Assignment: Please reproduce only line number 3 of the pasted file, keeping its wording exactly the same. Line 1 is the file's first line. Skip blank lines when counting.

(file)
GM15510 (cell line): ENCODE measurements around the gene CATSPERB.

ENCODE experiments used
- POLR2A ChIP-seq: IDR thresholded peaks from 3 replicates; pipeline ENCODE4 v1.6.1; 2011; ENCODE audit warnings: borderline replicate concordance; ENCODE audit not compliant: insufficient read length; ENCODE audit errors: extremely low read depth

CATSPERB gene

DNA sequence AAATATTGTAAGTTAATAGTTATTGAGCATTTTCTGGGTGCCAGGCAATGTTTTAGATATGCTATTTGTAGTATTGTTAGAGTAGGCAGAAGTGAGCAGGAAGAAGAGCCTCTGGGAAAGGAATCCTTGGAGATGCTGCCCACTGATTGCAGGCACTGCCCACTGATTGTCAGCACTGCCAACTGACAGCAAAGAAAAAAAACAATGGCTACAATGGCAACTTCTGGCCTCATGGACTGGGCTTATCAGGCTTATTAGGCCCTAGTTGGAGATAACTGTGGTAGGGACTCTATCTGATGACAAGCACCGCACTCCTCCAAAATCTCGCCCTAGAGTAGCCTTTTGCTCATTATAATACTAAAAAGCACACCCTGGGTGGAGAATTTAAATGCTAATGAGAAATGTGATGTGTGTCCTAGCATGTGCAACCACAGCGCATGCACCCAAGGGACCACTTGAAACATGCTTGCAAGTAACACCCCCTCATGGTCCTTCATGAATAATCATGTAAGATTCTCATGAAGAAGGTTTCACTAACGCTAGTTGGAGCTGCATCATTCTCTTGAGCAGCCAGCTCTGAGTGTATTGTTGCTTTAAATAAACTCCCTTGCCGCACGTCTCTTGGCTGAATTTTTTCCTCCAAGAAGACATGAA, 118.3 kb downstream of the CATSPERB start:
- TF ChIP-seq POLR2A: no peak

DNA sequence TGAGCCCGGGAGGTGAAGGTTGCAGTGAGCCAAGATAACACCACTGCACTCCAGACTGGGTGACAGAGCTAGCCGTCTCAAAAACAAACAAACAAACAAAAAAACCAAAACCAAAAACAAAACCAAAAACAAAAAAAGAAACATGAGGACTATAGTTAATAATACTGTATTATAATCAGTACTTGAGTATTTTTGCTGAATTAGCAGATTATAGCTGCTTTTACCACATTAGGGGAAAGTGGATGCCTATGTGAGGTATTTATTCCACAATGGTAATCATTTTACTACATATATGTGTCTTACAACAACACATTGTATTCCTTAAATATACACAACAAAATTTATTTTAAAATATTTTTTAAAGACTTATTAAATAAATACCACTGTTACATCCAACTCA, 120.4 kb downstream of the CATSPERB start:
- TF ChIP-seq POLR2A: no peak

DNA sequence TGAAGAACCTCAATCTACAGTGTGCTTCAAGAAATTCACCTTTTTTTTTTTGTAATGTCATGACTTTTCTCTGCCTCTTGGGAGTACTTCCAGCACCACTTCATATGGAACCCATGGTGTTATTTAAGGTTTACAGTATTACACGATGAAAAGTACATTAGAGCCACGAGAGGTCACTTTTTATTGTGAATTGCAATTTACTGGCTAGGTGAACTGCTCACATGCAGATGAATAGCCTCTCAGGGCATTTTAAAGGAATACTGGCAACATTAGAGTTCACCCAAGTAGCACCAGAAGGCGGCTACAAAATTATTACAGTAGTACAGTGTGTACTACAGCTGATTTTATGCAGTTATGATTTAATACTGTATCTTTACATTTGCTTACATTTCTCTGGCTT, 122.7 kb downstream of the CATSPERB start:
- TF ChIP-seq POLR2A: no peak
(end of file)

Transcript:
- POLR2A ChIP-seq: IDR thresholded peaks from 3 replicates; pipeline ENCODE4 v1.6.1; 2011; ENCODE audit warnings: borderline replicate concordance; ENCODE audit not compliant: insufficient read length; ENCODE audit errors: extremely low read depth